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Dr. Pat Armstrong photograph

Developing National Standards for Long-term Care: Tensions and Opportunities

Written by Jiale Xie, TMED MSc'25 (Candidate)

On October 5th, 2023, the Department of Medicine welcomed health and social services research expert Dr. Pat Armstrong to share her insights on the process of developing the Health Standards Organization (HSO) standards for Canadian Long-Term Care (LTC),1 as well as her research that provided the foundation for these standards, entitled “Reimagining Long-term Residential Care: An International Study of Promising Practices”.2

In her research, Dr. Armstrong, along with a team of 32 interdisciplinary and international academics and graduate students, observed and conversed with residents and workers at LTC facilities across six developed countries including Canada.2 From their study, they democratically identified key principles that define quality in LTC.

First, she shared that context, population, and gender matter, as do racialization and social class.3–5 This perspective, she noted, sharply contrasts with the traditional positivist scientific and medical standpoint, as it rejects the notion of a singular "right way" to approach LTC.5 She highlighted the need for customized approaches based on individual resident needs considering the diversity of the populations in LTC.3 Institutionally, best practices vary based on location and planning, such as in uncertain times like a pandemic.3 Thus, she advocated for evidence-informed standards over strict standardization. Recognizing the value of standardization in reinforcing practices,4 she nevertheless prompted the audience to reflect on the dilemma of setting standards that accommodate different contexts while maintaining accountability.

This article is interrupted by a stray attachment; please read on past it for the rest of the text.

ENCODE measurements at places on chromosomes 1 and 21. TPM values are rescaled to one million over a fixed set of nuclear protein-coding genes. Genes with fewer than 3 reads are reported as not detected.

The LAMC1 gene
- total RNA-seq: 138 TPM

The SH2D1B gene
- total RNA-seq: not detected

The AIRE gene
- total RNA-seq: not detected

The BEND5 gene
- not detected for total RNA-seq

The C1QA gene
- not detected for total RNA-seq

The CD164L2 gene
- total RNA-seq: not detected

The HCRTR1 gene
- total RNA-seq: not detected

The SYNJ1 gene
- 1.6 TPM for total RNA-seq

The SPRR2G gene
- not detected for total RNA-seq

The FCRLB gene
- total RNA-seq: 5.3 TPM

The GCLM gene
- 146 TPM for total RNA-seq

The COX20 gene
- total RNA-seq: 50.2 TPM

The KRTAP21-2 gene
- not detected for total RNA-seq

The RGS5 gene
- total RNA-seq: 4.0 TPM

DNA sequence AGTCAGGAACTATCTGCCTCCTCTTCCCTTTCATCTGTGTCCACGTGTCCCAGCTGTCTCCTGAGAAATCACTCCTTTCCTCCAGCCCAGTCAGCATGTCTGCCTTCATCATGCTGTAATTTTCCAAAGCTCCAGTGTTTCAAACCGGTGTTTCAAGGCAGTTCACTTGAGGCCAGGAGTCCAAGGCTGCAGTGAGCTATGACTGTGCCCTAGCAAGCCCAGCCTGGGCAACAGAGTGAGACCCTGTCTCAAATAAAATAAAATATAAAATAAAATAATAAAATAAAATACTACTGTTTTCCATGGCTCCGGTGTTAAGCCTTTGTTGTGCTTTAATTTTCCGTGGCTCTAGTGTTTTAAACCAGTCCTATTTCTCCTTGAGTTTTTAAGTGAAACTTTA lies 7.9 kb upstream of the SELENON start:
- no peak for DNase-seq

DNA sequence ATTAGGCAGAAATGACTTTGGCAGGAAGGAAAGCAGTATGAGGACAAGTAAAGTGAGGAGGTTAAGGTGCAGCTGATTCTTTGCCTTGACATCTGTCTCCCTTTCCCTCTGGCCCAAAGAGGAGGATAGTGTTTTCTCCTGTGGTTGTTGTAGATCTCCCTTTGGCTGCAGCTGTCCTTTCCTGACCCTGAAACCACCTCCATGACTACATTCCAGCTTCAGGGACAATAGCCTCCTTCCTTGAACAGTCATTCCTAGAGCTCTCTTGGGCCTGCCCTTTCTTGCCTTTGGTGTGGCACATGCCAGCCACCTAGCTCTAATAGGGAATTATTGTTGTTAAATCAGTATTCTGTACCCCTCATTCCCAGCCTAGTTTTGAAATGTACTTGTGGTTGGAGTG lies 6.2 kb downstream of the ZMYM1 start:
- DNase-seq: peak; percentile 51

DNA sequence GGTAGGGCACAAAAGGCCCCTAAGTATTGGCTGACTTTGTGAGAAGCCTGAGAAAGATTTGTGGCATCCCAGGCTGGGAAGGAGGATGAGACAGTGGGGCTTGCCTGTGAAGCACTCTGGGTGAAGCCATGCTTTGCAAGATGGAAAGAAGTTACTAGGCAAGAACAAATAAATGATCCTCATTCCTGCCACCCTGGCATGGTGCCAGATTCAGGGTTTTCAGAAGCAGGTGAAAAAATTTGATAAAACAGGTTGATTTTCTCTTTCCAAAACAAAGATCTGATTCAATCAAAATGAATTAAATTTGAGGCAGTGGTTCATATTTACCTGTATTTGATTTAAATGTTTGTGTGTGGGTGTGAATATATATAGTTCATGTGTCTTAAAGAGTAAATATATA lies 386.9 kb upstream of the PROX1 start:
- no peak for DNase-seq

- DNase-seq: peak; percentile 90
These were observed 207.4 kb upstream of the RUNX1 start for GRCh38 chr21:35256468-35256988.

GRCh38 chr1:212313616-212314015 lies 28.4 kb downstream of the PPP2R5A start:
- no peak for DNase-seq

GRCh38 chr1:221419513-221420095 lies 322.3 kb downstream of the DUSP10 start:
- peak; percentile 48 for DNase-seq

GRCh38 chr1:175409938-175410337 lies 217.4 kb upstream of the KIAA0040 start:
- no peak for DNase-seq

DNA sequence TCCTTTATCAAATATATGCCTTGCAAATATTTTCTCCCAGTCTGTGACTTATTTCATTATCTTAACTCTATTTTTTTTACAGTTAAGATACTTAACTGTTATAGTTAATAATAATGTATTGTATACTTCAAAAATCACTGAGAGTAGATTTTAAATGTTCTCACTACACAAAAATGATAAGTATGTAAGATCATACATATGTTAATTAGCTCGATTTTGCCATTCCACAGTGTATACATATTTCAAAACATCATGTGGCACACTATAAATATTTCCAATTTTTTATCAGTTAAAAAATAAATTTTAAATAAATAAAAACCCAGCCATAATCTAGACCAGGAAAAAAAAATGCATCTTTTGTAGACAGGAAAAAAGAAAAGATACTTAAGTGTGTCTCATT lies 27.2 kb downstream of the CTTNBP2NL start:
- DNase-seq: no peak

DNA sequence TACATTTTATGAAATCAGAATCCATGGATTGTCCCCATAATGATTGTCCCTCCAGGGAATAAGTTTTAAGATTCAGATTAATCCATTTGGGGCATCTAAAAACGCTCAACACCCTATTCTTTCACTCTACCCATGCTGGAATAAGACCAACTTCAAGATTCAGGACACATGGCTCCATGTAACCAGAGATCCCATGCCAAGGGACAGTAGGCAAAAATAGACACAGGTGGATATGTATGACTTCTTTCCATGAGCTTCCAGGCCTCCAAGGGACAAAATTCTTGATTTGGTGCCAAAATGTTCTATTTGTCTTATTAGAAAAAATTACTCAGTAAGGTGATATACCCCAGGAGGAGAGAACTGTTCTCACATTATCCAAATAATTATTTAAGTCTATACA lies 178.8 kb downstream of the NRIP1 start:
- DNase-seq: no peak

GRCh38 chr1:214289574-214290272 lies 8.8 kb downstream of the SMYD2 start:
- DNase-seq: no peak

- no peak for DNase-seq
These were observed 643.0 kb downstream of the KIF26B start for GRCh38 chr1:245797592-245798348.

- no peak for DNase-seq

Next, she highlighted the core understanding that, LTC homes are both homes and workplaces, where the conditions of work are the conditions of care.1,6–8 A healthy and competent workforce is more likely to provide relationship-centered, personalized, and home-like care.6–8 Therefore, her team thought to reframe the discussion on residents' rights and staff rights as essentially synergistic, rather than separate and opposing, as was assumed by participants in her study.

The third principle she discussed was that high-quality resident-centred care is team-based, and enables equity, diversity, inclusion, and cultural safety.1,9 Notably, she underscored that the concept of team extends beyond just the healthcare workforce and incorporates residents themselves, essential care partners (e.g., family, friends, other residents), and the entire workforce.9 This workforce encompasses both clinical and non-clinical staff, including those in roles like clothing, food/dietary, and laundry, which are often overlooked in discussions about quality of care.9

Fourthly, she emphasized the importance of respecting LTC residents' autonomy, allowing them to choose to live with certain risks, all while ensuring that they are well-informed. This stands in contrast to the prevailing historical emphasis on enforcing safety measures such as limited mobility and dietary restrictions, which have often prioritized safety at the expense of residents' ability to feel truly at home and live life to the fullest in LTC settings.10(p1)

Lastly, she discussed that the HSO standards do not address jurisdictional requirements, bargaining agreements, professional requirements, and ownership.1 The absence of commentary on these elements may be unsatisfactory, considering their significant impacts on LTC conditions.11 Nevertheless, the existing standards, as outlined, offer a valuable starting point for organizations and caregivers seeking guidance on how to initiate improvements in resident care.